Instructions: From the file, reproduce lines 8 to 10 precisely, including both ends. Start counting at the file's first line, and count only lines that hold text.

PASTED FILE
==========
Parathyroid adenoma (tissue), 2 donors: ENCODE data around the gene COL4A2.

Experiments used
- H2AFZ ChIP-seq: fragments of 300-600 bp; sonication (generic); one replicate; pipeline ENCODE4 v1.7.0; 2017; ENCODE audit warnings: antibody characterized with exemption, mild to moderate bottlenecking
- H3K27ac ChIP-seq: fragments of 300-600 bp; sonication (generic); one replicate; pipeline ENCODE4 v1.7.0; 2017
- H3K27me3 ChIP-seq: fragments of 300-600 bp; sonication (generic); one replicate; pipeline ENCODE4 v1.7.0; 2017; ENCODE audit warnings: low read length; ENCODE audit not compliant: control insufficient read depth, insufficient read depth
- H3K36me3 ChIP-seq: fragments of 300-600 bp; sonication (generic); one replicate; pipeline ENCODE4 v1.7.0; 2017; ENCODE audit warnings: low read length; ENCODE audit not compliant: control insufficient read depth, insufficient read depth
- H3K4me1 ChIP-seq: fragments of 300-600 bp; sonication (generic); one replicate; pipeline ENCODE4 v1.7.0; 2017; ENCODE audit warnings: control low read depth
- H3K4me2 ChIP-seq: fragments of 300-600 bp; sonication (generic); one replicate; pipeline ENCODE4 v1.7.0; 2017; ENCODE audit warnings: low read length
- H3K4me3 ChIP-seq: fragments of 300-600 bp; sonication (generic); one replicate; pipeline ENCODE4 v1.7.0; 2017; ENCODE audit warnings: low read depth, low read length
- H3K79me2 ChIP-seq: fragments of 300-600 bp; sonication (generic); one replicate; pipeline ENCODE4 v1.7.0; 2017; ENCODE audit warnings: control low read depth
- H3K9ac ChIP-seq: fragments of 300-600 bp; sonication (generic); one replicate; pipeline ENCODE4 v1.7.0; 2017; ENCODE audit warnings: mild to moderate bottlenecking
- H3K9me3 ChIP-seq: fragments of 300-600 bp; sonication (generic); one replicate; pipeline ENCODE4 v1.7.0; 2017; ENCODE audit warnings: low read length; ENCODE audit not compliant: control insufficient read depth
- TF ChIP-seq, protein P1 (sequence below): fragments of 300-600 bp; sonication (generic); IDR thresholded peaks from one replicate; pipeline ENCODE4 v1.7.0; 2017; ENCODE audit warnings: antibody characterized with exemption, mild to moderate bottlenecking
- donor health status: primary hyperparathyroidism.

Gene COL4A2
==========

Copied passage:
- H3K4me2 ChIP-seq: fragments of 300-600 bp; sonication (generic); one replicate; pipeline ENCODE4 v1.7.0; 2017; ENCODE audit warnings: low read length
- H3K4me3 ChIP-seq: fragments of 300-600 bp; sonication (generic); one replicate; pipeline ENCODE4 v1.7.0; 2017; ENCODE audit warnings: low read depth, low read length
- H3K79me2 ChIP-seq: fragments of 300-600 bp; sonication (generic); one replicate; pipeline ENCODE4 v1.7.0; 2017; ENCODE audit warnings: control low read depth